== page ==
Nick Pike, VP UK & Ireland for Outsystems, explains why many FMCG businesses are slow to adopt digital transformation.
The fast-moving consumer goods (FMCG) market is highly competitive, with digital technologies reshaping consumer demand, changing how people shop, how they decide what to buy and how they even receive their goods and parcels. While businesses in this sector are often the early adopters of innovation as they need to stay ahead, remain competitive, and look to cut their bottom line, the industry still faces challenges with digital transformation.
In particular, FMCG businesses are daunted by lead times and delays, as well as the cost for IT and business departments (who are not always aligned) to deliver on their digital transformation strategies.
A 2017 survey undertaken by PwC, ‘CEO Viewpoint 2017: The Transformation of Retail’, found that while digital transformation is viewed by many FMCG companies as critical, their strategy, planning and implementation is much slower than desired. The survey found the three biggest barriers to digital transformation were the IT team’s ability to deliver on the strategy (69 per cent); a lack of leadership to define a digital transformation strategy (67 per cent); and a lack of the pre-requisite skills to execute on the strategy (64 per cent).
So how can FMCG companies overcome these barriers? There are three key parts of the process, outlined below.
As more and more organisations are looking to deliver their digital transformation initiatives, so they are also now utilising low code platforms in order to do this quickly and easily. Low code enables them to not only develop with speed but also to make changes just as quickly. This means that they can adopt an iterative approach to development, getting end-user feedback and then tweaking and changing the solution in line with that feedback.
At OutSystems, we have a strong history and enviable track record of working with FMCG businesses such as Safeway, Bacardi, and Jeronimo Martins to name but a few. One company in particular who successfully implemented a digital initiative last year was FTSE 250-listed Total Produce. Total Produce is the largest fruit and vegetable producer in Europe and the fourth largest worldwide. In 2016 it won a large UK government-funded contract, Fruit4Schools, to provide fruit to every child attending UK state primary schools. In order to do this efficiently, it needed an application that would capture an electronic signature of delivery. Total Produce partnered with OutSystems to implement this application.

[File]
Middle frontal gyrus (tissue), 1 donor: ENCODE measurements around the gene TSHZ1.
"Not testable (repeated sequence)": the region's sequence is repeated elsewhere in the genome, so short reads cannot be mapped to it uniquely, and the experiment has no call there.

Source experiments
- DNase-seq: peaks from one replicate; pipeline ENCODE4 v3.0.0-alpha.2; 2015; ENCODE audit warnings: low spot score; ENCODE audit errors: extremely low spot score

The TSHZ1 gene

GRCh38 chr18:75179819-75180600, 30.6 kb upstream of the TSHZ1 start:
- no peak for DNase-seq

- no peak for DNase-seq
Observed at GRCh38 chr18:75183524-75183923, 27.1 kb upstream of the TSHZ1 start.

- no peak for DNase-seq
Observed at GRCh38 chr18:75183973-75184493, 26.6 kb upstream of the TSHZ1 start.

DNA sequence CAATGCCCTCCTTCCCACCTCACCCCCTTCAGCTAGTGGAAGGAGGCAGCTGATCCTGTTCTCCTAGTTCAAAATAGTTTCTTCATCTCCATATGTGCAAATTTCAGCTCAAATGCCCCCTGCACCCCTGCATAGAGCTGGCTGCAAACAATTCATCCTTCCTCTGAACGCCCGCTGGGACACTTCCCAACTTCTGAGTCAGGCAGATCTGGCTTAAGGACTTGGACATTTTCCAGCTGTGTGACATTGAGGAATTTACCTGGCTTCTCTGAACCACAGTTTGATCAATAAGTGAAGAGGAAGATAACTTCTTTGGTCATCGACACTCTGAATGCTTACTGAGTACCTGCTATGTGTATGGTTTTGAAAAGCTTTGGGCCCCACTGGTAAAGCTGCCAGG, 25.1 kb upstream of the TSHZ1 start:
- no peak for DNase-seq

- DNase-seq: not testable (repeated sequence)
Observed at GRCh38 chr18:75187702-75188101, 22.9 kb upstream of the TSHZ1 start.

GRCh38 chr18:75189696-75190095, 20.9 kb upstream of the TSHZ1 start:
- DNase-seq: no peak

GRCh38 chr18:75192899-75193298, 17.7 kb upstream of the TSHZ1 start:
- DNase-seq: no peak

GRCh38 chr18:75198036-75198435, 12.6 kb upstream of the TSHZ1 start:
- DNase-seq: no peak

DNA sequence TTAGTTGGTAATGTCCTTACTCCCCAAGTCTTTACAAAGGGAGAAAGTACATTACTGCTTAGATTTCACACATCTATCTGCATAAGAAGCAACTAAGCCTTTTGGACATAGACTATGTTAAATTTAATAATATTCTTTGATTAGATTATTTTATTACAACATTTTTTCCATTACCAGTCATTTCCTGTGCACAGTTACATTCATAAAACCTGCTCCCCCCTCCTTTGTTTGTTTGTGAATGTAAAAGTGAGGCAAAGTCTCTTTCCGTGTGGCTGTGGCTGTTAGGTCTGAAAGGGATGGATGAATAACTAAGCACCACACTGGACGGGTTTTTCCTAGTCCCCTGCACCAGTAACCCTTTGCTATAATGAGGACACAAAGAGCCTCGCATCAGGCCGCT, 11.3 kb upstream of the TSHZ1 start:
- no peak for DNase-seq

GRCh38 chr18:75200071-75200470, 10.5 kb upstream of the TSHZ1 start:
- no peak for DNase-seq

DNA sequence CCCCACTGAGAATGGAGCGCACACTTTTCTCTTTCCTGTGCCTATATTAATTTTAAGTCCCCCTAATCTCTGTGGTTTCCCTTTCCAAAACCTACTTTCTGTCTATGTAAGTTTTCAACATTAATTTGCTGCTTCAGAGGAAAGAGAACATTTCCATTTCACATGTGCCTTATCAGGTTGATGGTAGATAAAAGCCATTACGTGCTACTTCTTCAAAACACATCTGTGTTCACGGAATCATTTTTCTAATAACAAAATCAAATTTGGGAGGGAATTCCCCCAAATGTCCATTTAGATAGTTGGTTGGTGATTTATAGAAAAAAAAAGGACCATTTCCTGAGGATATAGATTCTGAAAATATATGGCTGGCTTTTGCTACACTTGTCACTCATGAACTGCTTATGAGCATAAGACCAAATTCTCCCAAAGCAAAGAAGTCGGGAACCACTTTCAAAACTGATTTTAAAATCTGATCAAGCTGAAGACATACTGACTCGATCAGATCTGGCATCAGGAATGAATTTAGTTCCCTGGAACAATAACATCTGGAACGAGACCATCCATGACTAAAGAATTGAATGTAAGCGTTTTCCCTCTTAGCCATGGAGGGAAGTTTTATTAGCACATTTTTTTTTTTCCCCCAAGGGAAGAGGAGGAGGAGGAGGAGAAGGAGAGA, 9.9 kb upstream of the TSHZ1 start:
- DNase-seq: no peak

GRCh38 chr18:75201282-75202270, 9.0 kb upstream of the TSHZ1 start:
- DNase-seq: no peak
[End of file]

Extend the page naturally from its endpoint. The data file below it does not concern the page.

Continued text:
Not only was the new app developed rapidly, but using OutSystems, Total Produce found that it didn’t need to hire any more developers to deliver the project. The solution has been rolled out across 25 drivers servicing the UK schools, and now, Total Produce is looking at further digital deployments across other parts of the business in the UK, Ireland and other locations.
The value in embracing digital technology for business transformation is clear. Successful transformation, however, is much harder to achieve, especially as demands constantly evolve. As organisations look to put digital at the heart of the business, this often also requires significant cultural change. This type of cultural and technological shift may seem a large undertaking for some traditional FMCG brands, but in today’s digital age, it is the difference between staying competitive in an ever-evolving landscape or the risk of disappearing all together.